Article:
(Photo: Getty Images)
Inside China’s secret ‘magic weapon’ for worldwide influence
James Kynge, Lucy Hornby and Jamil Anderson
On the Google map of Beijing there is an empty quarter, an urban block next to the Communist party’s leadership compound in which few of the buildings are named. At street level, the aura of anonymity is confirmed. Uniformed guards stand by grand entrances checking official cars as they come and go. But there are no identifying signs; the sole information divulged is on brass plaques that bear the street name and building numbers.
The largest of these nameless compounds is 135 Fuyou Street, the offices of the United Front Work Department of the Chinese Communist party, known as United Front for short. This is the headquarters of China’s push for global “soft power”, a multi-faceted but largely confidential mission that Xi Jinping, China’s president who on Wednesday was confirmed in place until at least 2022, has elevated into one of the paramount objectives of his administration. (Read more)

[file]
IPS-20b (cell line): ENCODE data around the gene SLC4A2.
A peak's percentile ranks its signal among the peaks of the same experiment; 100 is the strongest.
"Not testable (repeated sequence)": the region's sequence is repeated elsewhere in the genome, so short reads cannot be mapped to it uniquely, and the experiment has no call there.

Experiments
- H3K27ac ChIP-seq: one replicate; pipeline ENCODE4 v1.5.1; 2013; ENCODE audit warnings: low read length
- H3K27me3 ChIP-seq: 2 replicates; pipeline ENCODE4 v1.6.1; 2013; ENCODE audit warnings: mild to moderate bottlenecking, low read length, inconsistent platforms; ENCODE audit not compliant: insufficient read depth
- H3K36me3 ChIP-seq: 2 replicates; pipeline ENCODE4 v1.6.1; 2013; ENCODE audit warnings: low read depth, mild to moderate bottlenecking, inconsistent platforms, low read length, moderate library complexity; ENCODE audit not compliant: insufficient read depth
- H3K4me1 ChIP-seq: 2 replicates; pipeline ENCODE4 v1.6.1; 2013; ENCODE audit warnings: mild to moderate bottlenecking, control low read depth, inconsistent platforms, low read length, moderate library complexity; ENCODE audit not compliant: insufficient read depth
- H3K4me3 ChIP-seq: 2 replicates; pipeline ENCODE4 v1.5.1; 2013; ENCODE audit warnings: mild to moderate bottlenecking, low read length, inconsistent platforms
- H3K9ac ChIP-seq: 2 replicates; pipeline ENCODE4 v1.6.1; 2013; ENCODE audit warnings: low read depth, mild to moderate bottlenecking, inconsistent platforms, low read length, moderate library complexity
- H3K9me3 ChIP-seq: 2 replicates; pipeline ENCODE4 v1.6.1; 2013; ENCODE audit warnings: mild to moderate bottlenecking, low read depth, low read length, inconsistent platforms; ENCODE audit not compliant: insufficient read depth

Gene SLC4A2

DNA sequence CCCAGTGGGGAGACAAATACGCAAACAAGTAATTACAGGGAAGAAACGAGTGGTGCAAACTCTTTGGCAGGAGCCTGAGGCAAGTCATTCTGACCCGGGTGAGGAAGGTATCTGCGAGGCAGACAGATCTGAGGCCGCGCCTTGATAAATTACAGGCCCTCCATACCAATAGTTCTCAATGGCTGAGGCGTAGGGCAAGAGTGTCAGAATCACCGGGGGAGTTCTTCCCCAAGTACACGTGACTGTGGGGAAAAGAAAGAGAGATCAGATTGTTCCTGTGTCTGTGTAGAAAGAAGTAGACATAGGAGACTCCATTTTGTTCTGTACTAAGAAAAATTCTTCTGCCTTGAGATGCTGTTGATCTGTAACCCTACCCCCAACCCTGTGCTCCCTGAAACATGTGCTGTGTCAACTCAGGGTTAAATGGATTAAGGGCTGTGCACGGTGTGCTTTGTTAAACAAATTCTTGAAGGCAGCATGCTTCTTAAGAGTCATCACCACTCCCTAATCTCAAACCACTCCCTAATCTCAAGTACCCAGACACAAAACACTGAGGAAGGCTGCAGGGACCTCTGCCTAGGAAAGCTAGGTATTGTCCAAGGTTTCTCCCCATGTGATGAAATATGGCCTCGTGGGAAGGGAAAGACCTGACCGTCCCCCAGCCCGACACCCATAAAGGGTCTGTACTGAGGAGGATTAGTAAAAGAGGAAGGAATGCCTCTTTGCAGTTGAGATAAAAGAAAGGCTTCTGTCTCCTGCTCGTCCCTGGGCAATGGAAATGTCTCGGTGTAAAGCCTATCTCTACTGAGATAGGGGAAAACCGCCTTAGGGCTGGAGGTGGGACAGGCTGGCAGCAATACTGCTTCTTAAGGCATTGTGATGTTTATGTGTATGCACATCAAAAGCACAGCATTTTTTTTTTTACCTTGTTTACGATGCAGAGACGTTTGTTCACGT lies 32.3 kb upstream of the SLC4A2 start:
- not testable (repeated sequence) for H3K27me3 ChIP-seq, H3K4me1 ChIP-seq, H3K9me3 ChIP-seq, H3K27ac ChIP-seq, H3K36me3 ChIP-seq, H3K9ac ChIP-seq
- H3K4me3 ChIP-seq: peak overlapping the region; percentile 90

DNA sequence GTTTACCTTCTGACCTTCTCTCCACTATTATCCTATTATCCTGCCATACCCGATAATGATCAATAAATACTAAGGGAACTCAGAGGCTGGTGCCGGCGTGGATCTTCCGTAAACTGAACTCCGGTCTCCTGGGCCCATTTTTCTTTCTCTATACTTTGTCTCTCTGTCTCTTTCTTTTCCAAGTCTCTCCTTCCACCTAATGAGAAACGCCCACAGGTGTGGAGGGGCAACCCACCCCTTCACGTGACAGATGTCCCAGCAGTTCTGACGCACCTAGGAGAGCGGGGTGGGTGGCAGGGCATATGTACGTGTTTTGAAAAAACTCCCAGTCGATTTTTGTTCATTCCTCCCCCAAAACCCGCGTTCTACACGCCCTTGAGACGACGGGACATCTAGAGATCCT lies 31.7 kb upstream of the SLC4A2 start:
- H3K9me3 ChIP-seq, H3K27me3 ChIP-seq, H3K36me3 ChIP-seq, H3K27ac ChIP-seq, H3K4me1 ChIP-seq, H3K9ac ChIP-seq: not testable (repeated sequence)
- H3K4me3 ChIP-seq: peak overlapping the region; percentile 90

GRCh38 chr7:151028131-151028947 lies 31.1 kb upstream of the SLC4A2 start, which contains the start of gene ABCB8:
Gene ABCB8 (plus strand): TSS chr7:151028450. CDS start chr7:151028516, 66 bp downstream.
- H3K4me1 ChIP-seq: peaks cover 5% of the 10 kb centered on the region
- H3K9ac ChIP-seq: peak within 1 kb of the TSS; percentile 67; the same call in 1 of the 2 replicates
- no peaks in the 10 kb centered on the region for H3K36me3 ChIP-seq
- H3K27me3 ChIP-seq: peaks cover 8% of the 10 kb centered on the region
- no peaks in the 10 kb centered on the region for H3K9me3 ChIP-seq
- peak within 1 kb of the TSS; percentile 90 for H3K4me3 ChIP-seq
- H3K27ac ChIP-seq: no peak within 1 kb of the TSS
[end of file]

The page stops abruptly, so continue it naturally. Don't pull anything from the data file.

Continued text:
Equatorial Guinea VP Teodorin Obiang sentenced in France
A French court has handed down a three-year suspended jail term to Equatorial Guinea’s Vice President Teodorin Obiang for corruption.
The 48-year-old, known for his lavish tastes, is the son of the oil-rich West African country’s president.
He was absent from the trial, where he was found guilty of embezzlement. (Read more)
Why Regime Change Wouldn’t End Iran’s Nuclear Program
Ariane M. Tabatabai
This month, U.S. President Donald Trump revealed his administration’s much-anticipated Iran strategy. It involves increasing pressure on Tehran on virtually all fronts, most notably through the decertification of the nuclear deal that former President Barack Obama and the other world powers reached with the Islamic Republic in 2015. Trump premised his remarks on a talking point that has long characterized hawkish narratives on Iran; namely, that a more rational regime would presumably cease its nuclear activities. (Read more)
Hurricane Maria and Puerto Rico’s Neo-Colonial Legacy
Jon Lee Anderson
The New Yorker
The view southward from the Asomante hills outside the Puerto Rican town of Aibonito is spectacular, reaching all the way to the Caribbean coast. A pretty little town situated in the island’s southeastern Cayey mountain range, Aibonito has the highest altitude in Puerto Rico—twenty-four hundred feet. It’s known for its cool climate, its bucolic scenery, its flowers, and its chicken farms. (Read more)